It’s never too soon for a New Year’s Resolution.
October, November and December are very special to me. Holidays galore, true, but there are special calendar days for the entire world all year long and my particular celebrations aren’t shared by everyone. But important to me and mine is significant enough. And the final quarter of the calendar year matters beyond one’s celebration du jour.
October is a 31 days of scary. My favorite freaky movies are playing 24/7 on cable. This, of course, means I get more crocheting than writing done.
November – ahhh. Sweet, crisp, November brings the first of the snow for the Treasure Valley. The mountains will have been blanketed for weeks . . . poor Meredith. Even better, November begins with the last of the summer clearance as retailers make way for the buying horde. Yep, I’m a sucker for flea markets, clearance whatevers and one-day-only schemes. I draw the line at Black Friday. Herds scare me. Sheep, cows, people. Pick your species – herds, like offensive linemen and my daughters with entourage, intimidate.
December is the biggie. December is gold. Not only because of the celebrations (and, face it, gingerbread dipped in white chocolate deserves a day of silent reflection), but it’s my time for a stern look at the year. What did I accomplish?
In my day job, I teach, consult on and research organizational/individual performance. I’ve shared bits and pieces during the past few months on this blog. One of my ‘best practices’ is to accept a truth. While we can’t do much more than experience time, we CAN manage our priorities to enhance life. We need to look at what we value as an end along with those values we use to shape the process. Prioritize the how of life, not just the result.
December, not January, is my time to assess and adjust.
Using three categories – Healthy to, Have to, and Hanker to, I blend my personal and professional hopes into ‘what to accomplish’ and ‘how to accomplish’ H-goals. My December reflection forces me to assess whether I ‘got er done’. (I really ADORE the phrase, but suspect I’m simply embracing, with an odd pride, my redneck roots. Seriously. It’s as much fun as ‘serendipity’ and ‘puhfendorf’ especially with rapid-fire repetition . . . and it’ll get stuck in your head like an Elvis song.)
I don’t use a seven day week in planning. People (and organizations) often adjust performance unconsciously after Wednesday. A ten day (or so) block ‘tricks’ my subconscious into maintaining momentum. I divide the year into three-month blocks and each month into approximately three ten day blocks and then work backward. Though I can’t always devote a major effort towards a goal every day (and we’ve all had days where existing is Nobel-worthy), I can commit to doing something to facilitate each goal during every ten-day or three month block. If I diversify those small steps toward a larger goal (e.g., different approaches, yet the same path), then I don’t get bored with repeating the same action, but still make measurable progress. An unfinished task during a particular day or hour doesn’t need to discourage me from continuing the quest. I’m keeping focus on a larger block of time.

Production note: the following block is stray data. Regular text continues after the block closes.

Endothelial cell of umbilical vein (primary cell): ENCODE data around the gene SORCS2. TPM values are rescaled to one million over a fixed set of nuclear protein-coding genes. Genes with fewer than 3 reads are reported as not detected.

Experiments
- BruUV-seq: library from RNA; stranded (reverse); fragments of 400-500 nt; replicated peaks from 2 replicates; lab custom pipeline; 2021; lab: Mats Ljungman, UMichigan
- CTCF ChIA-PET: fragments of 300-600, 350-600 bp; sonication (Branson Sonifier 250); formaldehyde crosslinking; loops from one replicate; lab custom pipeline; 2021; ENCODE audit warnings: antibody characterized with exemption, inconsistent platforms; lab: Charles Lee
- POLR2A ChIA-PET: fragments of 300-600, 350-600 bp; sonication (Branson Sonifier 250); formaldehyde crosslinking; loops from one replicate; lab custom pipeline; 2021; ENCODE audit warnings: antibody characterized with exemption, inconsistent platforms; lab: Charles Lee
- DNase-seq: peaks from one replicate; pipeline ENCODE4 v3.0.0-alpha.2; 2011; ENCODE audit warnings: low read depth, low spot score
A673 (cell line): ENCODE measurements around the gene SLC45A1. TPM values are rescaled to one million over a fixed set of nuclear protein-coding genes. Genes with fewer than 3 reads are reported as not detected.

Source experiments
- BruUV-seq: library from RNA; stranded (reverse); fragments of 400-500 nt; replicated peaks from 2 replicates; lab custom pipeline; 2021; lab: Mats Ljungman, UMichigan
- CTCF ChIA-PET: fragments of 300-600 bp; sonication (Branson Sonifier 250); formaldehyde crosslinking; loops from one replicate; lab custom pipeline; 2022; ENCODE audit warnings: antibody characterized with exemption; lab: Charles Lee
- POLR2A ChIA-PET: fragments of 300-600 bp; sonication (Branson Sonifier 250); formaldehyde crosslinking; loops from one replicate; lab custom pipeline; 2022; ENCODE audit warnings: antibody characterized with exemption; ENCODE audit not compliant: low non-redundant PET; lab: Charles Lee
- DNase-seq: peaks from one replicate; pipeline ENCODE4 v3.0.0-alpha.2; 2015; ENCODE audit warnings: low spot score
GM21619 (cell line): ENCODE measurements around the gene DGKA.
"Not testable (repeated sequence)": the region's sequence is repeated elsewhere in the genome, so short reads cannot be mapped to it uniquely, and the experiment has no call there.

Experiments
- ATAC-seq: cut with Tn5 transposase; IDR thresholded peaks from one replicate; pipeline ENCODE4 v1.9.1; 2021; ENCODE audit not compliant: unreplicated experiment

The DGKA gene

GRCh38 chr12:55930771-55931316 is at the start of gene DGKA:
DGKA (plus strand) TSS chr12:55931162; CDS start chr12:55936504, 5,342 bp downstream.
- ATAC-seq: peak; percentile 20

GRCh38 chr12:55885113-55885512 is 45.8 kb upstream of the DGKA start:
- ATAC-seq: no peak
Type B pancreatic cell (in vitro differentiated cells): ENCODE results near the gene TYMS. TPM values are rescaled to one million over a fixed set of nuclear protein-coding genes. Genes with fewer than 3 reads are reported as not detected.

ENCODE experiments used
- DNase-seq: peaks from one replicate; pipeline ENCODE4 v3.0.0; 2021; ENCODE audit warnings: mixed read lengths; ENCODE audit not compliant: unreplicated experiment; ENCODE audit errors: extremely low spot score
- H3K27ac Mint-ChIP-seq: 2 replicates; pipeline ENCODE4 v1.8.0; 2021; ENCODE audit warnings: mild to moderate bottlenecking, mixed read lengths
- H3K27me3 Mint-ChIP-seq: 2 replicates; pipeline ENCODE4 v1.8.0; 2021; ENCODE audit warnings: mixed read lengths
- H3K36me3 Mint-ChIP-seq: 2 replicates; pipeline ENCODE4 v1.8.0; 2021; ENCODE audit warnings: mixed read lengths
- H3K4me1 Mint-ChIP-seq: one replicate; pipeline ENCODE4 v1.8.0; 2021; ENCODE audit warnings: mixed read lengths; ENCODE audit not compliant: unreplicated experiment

But life happens. (Ya can’t beat a good cliché. I’ll work on giving them up in 2012. Time will tell. Oops.). December, like every other month in our lives, is a time to celebrate. And – to consider where glitches skewed my good intentions. To fess up when I lost sight of a bigger goal by paying more attention to technique than purpose. I’m a day or so away from the big ‘end of the year inventory’ for 2011, but I’m more confident now than the last half decade. Oh, I’m expecting a little self tsk-tsking here and there. Still, we deserve to embrace our personal character arcs as much as the ones we tweak for our heroines.
Thank you for letting me share these thoughts. Would you return the favor? What do you celebrate about you as this year closes? Don’t wait until January 1. Make December about starting anew.